Received: May 11, 2015; Accepted: November 10, 2015; Published: December 2, 2015
Copyright: © 2015 Viprey et al. This is an open access article distributed under the terms of the Creative Commons Attribution License, which permits unrestricted use, distribution, and reproduction in any medium, provided the original author and source are credited
Data Availability: Due to legal restrictions imposed by the French Insurance Healthcare Fund (CNAMTS), data are available after obtaining legal authorization following the procedure at http://www.iresp.net/iresp/files/2013/04 091020182104_procedure_acces_snii.p df. Requests must be sent to: Valérie EDEL-GUELAT (Institut des données de Santé) E-mail address: firstname.lastname@example.org.
Funding: The authors received no specific funding for this work.
Competing interests: The authors have declared that no competing interests exist.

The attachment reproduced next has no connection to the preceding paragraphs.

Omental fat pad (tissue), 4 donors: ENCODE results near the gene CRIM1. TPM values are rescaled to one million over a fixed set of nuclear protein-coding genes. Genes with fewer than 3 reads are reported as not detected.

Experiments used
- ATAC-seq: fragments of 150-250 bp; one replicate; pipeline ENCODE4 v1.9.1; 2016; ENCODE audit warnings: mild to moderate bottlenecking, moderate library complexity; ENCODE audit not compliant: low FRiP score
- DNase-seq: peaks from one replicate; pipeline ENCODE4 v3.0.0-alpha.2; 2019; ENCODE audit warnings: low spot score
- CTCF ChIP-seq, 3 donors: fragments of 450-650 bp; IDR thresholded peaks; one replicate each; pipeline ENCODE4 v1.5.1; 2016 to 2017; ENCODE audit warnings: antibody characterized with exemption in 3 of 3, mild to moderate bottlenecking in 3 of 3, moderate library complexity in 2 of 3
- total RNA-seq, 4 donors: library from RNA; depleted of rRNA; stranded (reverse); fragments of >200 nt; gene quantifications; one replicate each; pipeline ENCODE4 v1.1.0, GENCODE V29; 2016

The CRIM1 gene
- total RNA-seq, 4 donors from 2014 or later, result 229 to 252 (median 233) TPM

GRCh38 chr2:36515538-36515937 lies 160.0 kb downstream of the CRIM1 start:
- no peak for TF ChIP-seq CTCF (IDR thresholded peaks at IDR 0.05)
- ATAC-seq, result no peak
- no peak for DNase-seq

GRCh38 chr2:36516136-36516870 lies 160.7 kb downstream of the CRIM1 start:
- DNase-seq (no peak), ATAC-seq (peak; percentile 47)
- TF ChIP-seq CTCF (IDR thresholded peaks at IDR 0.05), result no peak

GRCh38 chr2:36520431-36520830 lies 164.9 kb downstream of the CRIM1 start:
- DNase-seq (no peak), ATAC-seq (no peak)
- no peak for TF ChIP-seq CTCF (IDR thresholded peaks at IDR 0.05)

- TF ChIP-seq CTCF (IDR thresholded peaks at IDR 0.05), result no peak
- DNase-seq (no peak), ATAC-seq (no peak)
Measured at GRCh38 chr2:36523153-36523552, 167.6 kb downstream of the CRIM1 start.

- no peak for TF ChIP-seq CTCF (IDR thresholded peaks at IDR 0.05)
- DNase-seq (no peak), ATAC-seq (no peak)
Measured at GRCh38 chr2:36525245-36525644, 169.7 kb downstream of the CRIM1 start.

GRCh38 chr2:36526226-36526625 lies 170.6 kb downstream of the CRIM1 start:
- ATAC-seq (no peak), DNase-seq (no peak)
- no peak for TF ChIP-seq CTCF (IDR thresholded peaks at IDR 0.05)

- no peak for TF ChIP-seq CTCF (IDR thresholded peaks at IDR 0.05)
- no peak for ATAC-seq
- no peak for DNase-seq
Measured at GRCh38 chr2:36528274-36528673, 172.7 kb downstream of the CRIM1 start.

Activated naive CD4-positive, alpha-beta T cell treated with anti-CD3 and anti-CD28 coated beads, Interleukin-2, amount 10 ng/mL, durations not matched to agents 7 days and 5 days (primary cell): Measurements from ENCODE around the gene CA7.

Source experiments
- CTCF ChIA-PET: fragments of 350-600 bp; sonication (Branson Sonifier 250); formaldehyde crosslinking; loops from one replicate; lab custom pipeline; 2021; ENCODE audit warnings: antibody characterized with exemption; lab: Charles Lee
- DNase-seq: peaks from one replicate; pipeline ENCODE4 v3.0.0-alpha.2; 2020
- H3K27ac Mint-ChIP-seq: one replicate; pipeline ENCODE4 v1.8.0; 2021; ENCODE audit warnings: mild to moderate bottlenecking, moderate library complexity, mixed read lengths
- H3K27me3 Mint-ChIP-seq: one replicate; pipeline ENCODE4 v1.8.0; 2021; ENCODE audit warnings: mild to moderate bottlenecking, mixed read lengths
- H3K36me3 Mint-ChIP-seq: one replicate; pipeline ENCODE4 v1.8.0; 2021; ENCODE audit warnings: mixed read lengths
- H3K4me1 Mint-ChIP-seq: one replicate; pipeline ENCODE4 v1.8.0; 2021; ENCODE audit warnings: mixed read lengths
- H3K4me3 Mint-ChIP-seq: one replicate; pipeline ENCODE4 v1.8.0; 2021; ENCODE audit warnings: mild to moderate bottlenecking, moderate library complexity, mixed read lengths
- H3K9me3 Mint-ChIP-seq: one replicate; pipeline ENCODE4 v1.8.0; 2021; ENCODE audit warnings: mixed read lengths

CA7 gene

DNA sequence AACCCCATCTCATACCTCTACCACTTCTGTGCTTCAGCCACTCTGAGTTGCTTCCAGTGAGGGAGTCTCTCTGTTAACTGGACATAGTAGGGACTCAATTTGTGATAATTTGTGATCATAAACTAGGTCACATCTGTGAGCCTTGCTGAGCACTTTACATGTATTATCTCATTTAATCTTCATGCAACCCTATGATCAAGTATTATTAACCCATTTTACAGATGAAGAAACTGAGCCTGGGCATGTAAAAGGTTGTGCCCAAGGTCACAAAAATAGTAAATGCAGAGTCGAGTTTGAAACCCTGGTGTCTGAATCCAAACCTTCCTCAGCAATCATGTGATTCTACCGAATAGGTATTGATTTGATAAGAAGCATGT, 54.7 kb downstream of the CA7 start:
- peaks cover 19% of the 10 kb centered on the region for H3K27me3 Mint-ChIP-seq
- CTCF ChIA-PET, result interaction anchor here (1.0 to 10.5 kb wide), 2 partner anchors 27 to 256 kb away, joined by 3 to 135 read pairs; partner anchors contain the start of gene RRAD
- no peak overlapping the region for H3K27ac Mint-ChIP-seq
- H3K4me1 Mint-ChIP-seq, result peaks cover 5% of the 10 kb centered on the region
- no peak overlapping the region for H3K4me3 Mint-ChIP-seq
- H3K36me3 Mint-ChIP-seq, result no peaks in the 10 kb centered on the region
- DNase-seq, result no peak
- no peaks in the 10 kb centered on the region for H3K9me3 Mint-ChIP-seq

Osteoporosis (OP) is characterized by reduced bone mass and disruption of bone architecture, resulting in increased bone fragility and increased fracture risk . Fragility fractures like distal forearm fractures (DFF or wrist fracture) have been described as an early sign of OP [2–4]. The incidence of DFF increases with age, which makes DFF the most frequent fracture in postmenopausal women [5–7]. Proximal humerus fractures (PHF) are the third most frequent non-vertebral fractures in patients over 65 following wrist and femoral neck fractures [7,8]. It has been shown that a personal history of wrist fracture is a major independent risk factor for a future fragility fracture, and particularly femoral neck fracture [9,10]. Despite the demonstrated efficacy of OP treatment in the secondary prevention of osteoporotic fractures , several studies conducted in the United States, Canada, Europe and Australia have indicated that although treatment rates for osteoporosis were improving, they still appeared suboptimal, especially regarding post fracture care [12–19]. The study of Andrade et al.  conducted in USA in 2003 showed that only 24% of women 60 years of age or older who sustained a fragility fracture underwent initiation of OP treatment with bisphosphonates (BP), hormonal replacement therapy (HRT), or calcitonin in the year following the fracture.